Buffy, the Vampire Slayer

buffy

Today’s post is by Angela Fowler.

I was at first reluctant to watch Buffy. It was a ridiculous show with an even more ridiculous title, and the concept of a petite blonde in cute clothes fighting vampires sounded a bit fetishy to me.

The first episode I watched was the Season Three opener. Buffy has run to LA after slaying her occasionally evil vampire boyfriend, where she works as a waitress at a diner. Haunted by nightmares and handsy male patrons, she’s rudely pulled out of her funk by a girl who has lost her boyfriend (compliments a demon using the homeless as a work force). Buffy eventually rescues the homeless and kills the demon.

Buffy is undisputedly the hero. Not only in strength, but because of her actions. The girl who asks for help, Lily, knows that Buffy can and will confront the “demons” (which often act as metaphors for real-world problems). The “demon” for this episode is identity and power.

The demon strips the homeless of their identities, forcing them to answer “no one” when asked who they are. Buffy responds, “Hi, I’m Buffy, the vampire slayer.” She refuses to be stripped of her identity, autonomy, and power.

Lily, on the other hand, completely lacks identity. Each time she changes boyfriends, she changes her name: Lily, Chaterelle with the vampire cult, Sister Sunshine with the traveling preacher… Buffy not only saves Lily from the demon, but gives tools for identity: her job and the name “Anne,” Buffy’s alias. We see Anne later in the spin-off Angel running a homeless shelter. Lily/Chanterelle/SisterSunshine has become Anne, emulating Buffy as a woman who exercises her power constructively.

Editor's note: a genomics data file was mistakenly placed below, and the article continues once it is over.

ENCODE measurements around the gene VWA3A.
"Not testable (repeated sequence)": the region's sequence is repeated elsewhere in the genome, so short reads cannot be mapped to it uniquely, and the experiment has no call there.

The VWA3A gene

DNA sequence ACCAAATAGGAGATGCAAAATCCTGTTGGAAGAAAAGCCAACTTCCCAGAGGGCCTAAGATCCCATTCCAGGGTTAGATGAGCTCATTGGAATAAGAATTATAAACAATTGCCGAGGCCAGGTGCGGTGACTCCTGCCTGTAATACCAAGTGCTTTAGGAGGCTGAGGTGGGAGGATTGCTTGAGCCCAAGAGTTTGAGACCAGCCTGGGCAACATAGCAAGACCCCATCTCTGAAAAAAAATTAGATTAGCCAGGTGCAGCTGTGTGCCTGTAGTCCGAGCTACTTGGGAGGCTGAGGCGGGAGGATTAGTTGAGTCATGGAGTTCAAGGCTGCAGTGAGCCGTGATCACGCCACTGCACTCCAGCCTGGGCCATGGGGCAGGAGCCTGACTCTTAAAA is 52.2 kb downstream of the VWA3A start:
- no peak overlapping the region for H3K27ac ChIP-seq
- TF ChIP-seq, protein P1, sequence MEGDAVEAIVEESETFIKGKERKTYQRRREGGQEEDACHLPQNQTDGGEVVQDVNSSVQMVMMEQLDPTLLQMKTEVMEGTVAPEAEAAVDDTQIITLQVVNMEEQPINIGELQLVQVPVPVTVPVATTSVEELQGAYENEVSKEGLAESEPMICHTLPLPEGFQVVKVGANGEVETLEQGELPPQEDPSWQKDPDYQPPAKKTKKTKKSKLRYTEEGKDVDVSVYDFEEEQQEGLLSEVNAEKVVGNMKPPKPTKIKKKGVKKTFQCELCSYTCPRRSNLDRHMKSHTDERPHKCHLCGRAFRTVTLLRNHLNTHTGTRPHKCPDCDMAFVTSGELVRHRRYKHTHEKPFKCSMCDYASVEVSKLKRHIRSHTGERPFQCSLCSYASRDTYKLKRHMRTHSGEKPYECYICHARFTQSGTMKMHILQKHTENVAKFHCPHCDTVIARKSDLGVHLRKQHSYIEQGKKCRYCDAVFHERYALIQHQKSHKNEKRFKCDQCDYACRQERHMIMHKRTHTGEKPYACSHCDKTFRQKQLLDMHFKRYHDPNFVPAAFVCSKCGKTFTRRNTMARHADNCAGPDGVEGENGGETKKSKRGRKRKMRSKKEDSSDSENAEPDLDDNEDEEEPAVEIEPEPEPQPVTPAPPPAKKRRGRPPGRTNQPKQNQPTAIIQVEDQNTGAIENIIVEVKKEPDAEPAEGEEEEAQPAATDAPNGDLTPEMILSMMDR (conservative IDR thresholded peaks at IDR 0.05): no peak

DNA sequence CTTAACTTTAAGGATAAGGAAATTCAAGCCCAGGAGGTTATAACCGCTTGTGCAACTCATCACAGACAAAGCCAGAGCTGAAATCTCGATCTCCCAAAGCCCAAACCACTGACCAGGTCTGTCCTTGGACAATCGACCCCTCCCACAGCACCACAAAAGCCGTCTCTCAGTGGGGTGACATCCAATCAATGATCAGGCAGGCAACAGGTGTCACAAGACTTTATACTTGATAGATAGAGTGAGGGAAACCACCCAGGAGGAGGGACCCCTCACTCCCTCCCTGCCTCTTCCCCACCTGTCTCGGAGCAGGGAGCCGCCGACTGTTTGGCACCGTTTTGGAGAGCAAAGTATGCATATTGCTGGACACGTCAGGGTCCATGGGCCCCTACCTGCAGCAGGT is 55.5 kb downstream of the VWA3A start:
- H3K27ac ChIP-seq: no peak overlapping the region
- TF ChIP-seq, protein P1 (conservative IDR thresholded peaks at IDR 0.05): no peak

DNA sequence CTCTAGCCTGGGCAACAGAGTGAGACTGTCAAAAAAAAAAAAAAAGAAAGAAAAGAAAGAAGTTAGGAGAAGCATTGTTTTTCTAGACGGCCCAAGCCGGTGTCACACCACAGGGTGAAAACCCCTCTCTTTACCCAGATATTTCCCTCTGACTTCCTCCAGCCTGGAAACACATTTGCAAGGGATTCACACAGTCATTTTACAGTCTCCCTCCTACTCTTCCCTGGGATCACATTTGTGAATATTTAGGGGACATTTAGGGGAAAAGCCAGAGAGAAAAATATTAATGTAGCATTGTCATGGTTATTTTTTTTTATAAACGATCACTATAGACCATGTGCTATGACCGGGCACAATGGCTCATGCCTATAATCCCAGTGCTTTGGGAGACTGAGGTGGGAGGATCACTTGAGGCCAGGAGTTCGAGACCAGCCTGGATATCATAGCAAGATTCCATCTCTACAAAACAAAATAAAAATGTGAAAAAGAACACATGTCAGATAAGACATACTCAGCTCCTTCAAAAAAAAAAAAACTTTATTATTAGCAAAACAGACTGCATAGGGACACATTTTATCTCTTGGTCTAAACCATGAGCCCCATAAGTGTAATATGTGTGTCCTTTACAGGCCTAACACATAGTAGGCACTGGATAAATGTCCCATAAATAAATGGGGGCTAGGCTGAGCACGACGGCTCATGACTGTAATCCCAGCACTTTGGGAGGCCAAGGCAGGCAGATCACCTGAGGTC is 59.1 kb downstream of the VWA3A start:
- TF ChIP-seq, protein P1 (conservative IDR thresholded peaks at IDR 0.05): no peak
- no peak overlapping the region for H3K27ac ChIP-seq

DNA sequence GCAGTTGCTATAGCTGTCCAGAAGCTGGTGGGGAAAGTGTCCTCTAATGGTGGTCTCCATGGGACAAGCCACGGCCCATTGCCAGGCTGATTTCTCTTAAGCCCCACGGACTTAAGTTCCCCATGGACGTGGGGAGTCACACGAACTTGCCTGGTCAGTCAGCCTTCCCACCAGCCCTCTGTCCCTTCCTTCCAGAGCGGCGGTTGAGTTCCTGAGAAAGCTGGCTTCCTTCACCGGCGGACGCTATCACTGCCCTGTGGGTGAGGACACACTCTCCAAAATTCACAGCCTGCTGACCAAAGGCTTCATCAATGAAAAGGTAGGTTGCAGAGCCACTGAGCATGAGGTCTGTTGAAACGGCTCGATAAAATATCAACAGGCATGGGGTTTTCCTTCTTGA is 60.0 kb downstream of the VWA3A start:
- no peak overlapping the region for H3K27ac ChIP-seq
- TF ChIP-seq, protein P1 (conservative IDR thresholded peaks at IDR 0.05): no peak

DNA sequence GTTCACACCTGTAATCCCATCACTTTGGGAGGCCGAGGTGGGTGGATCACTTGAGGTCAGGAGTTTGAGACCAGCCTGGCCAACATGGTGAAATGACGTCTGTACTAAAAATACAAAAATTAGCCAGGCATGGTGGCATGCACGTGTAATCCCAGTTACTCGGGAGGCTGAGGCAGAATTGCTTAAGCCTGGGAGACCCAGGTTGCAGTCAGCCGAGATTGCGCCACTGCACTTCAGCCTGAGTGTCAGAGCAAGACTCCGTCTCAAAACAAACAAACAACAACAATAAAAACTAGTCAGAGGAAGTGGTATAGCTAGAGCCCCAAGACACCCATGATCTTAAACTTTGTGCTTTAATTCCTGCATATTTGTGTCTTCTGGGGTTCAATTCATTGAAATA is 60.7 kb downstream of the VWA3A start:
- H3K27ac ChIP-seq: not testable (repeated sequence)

The story of Buffy is the hero’s journey, yet it’s not “feminized.” She’s not weakened or domesticized, as we’ve seen for so many other female superheroes. While we might see a pair of leather pants, we won’t see the usual cut-out leotards.

Buffy is a character that anyone can relate to, not just women. She deals with parental issues, relationship issues, poor grades, fights with friends, not being ready for adulthood: it’s a coming of age story as well, and the show never tries to write the “female coming of age” as remarkably different from the male experience.

I was used to female characters being a decoration. Buffy isn’t exclusively determined by her relationships or her narrative role. While she certainly makes mistakes, her solution isn’t found in a man. Buffy resists and rewrites those comfortable narratives, and that was a relief to me as I grew more and more uncomfortable with those narratives.

The episode ends with Buffy hugging her mother. Buffy takes up not just the mantle of hero but the role of a human being. So many times the heroic journey ends alone, or with the female partner that seems more reward than relationship. The point of Buffy, then, becomes to explore what it means to be human, and I can’t think of anything more inspirational than that.

Angela is a doctoral student in Victorian literature at Auburn University. You can follow Angela on Twitter @angelcakes83

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